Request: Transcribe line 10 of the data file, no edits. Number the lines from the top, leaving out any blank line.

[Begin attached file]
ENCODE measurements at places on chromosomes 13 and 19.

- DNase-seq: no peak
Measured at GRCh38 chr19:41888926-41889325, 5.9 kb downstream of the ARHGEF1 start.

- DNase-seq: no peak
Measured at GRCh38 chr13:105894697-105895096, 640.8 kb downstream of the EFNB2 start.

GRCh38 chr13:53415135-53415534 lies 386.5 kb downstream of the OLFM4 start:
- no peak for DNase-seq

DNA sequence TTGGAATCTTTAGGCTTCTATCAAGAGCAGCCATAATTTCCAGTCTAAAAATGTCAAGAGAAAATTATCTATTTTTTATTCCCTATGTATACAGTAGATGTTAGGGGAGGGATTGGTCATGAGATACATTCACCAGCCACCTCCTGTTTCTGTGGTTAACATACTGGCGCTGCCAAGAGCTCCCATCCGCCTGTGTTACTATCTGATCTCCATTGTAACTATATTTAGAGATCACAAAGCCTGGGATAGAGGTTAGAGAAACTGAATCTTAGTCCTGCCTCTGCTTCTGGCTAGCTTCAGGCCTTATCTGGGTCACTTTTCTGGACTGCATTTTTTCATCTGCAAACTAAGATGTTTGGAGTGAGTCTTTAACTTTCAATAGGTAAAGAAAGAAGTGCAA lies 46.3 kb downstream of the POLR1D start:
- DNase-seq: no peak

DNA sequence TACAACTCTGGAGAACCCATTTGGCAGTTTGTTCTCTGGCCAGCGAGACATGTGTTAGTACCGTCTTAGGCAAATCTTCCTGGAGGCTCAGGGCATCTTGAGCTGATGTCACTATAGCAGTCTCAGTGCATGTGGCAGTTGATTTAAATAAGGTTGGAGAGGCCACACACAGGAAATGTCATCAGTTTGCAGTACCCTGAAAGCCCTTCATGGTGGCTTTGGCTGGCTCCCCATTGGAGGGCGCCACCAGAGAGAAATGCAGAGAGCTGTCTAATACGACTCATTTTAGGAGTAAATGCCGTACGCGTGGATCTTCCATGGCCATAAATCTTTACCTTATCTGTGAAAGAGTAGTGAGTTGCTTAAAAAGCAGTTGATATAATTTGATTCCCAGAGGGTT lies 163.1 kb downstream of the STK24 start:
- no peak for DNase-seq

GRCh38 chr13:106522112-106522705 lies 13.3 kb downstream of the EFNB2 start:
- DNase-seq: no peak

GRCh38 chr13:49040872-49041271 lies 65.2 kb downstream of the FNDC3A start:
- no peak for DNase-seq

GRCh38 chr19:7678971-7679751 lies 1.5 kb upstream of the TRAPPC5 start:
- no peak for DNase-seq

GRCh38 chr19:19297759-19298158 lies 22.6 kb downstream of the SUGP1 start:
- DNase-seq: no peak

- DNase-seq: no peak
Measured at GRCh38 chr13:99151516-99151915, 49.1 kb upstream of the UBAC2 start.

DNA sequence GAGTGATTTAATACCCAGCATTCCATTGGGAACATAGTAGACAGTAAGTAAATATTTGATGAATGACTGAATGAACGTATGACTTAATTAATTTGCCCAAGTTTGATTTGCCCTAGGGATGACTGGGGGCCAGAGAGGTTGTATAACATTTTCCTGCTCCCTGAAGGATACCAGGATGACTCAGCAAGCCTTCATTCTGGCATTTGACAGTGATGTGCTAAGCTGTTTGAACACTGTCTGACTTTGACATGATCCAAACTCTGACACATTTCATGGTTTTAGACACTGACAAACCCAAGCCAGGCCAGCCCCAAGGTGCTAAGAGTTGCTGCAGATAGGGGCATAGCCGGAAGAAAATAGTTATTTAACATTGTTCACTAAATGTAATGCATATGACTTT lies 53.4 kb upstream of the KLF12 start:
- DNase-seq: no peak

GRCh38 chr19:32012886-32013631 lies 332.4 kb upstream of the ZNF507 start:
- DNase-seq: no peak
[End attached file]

DNA sequence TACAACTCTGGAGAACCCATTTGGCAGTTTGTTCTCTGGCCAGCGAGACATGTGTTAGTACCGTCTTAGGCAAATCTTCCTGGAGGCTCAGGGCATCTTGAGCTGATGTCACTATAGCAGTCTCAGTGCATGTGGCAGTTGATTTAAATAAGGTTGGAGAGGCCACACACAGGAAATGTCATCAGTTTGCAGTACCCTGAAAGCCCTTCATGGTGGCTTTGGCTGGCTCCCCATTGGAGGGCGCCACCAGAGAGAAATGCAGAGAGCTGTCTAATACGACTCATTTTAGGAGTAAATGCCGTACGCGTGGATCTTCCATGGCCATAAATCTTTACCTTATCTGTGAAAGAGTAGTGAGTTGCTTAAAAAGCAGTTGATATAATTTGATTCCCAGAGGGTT lies 163.1 kb downstream of the STK24 start: